Original languageEnglish (US)
    Pages (from-to)423-433
    Number of pages11
    JournalLiver Transplantation
    Volume18
    Issue number4
    DOIs
    StatePublished - Apr 2012

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    End Stage Liver Disease
    Liver Transplantation
    Hepatocellular Carcinoma
    Survival Rate
    Transplantation
    Transplants
    Liver
    Tissue and Organ Procurement
    Survival
    Organized Financing
    Organ Transplantation
    Nonparametric Statistics
    Age Groups

    ASJC Scopus subject areas

    • Surgery
    • Transplantation
    • Hepatology

    Cite this

    Liver transplantation in septuagenarians receiving model for end-stage liver disease exception points for hepatocellular carcinoma : The national experience. / Schwartz, Jason J.; Pappas, Lisa; Thiesset, Heather F.; Vargas, Gabriela; Sorensen, John B.; Kim, Robin D.; Hutson, William R.; Boucher, Kenneth; Box, Terry.

    In: Liver Transplantation, Vol. 18, No. 4, 04.2012, p. 423-433.

    Research output: Contribution to journalArticle

    Schwartz, JJ, Pappas, L, Thiesset, HF, Vargas, G, Sorensen, JB, Kim, RD, Hutson, WR, Boucher, K & Box, T 2012, 'Liver transplantation in septuagenarians receiving model for end-stage liver disease exception points for hepatocellular carcinoma: The national experience', Liver Transplantation, vol. 18, no. 4, pp. 423-433. https://doi.org/10.1002/lt.23385
    Schwartz, Jason J. ; Pappas, Lisa ; Thiesset, Heather F. ; Vargas, Gabriela ; Sorensen, John B. ; Kim, Robin D. ; Hutson, William R. ; Boucher, Kenneth ; Box, Terry. / Liver transplantation in septuagenarians receiving model for end-stage liver disease exception points for hepatocellular carcinoma : The national experience. In: Liver Transplantation. 2012 ; Vol. 18, No. 4. pp. 423-433.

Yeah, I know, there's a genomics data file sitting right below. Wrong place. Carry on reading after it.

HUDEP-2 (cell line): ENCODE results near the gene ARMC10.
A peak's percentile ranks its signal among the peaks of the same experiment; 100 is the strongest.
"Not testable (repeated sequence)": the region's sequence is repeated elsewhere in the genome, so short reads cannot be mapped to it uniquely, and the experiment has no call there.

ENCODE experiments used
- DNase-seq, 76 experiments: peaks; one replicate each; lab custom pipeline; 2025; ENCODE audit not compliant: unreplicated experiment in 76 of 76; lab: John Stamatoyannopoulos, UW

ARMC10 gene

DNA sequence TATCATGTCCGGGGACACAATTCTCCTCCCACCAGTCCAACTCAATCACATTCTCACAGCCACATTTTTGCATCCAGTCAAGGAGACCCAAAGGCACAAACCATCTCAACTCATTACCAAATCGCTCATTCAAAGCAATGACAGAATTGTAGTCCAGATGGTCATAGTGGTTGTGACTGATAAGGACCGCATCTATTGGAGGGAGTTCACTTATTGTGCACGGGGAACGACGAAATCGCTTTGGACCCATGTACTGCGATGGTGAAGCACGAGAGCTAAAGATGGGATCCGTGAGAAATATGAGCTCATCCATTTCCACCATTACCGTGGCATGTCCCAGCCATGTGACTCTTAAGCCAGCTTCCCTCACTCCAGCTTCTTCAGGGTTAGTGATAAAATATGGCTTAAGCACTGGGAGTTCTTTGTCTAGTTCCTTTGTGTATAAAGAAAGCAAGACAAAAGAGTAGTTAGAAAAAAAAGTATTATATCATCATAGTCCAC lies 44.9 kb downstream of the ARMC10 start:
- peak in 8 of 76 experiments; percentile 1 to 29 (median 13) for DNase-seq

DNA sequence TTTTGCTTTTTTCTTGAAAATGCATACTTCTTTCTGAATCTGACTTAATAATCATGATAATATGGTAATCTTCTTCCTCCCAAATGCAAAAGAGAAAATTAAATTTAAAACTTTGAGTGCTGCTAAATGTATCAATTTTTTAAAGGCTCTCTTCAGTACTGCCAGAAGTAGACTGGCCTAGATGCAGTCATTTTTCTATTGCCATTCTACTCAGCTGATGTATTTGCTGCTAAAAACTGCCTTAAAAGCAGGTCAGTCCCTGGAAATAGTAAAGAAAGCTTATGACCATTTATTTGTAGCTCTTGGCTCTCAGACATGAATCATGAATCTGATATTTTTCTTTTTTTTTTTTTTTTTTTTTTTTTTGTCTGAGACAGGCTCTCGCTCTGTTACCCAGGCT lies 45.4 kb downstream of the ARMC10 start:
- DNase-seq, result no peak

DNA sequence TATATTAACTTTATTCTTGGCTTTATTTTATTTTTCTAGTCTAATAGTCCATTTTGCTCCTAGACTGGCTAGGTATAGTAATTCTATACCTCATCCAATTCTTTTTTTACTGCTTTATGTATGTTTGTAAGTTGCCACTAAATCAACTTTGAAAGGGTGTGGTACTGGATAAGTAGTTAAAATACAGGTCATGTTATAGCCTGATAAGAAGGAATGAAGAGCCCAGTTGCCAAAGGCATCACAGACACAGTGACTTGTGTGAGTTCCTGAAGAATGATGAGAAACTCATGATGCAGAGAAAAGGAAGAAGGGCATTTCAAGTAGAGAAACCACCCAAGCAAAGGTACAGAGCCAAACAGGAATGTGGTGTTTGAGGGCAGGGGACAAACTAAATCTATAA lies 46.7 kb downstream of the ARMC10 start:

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    abstract = "Current liver allocation policy in the United States grants liver transplant candidates with stage T2 hepatocellular carcinoma (HCC) a priority Model for End-Stage Liver Disease (MELD) score of 22, regardless of age. Because advanced age may portend an increase in all-cause mortality after transplantation for any diagnosis, the aim of this study was to examine overall posttransplant survival in elderly patients with HCC versus younger cohorts. Based on Organ Procurement and Transplantation Network data, Kaplan-Meier 5-year survival rates were compared. Recipients undergoing primary liver transplantation were stratified into cohorts based on age (<70 or ≥ 70 years) and the receipt of MELD exception points for HCC. Log-rank and Wilcoxon tests were used for statistical comparisons. In 2009, 143 transplants were performed for patients who were 70 years old or older. Forty-two percent of these patients received a MELD exception for HCC. Regardless of the diagnosis, the overall survival rate was significantly attenuated for the septuagenarians versus the younger cohort. After 5 years of follow-up, this disparity exceeded 10{\%} to 15{\%} depending on the populations being compared. The 1-, 2-, 3-, 4-, and 5-year actuarial survival rates were 88.4{\%}, 83.2{\%}, 79.6{\%}, 76.1{\%}, and 72.7{\%}, respectively, for the patients who were younger than 70 years and 81.1{\%}, 73.8{\%}, 67.1{\%}, 61.9{\%}, and 55.2{\%}, respectively, for the patients who were 70 years old or older. Five-year survival was negatively affected for patients with HCC who were younger than 70 years; this disparity was not observed for patients with HCC who were 70 years old or older. In conclusion, although patients who are 70 years old or older compose a small fraction of transplant recipients in the United States, patients in this group undergoing transplantation for HCC form an even smaller subset. Overall, transplantation in this age group yields outcomes inferior to those for younger cohorts. However, unlike patients who are less than 70 years old and receive MELD exception points, overall liver transplant survival is not affected by HCC at an advanced age.",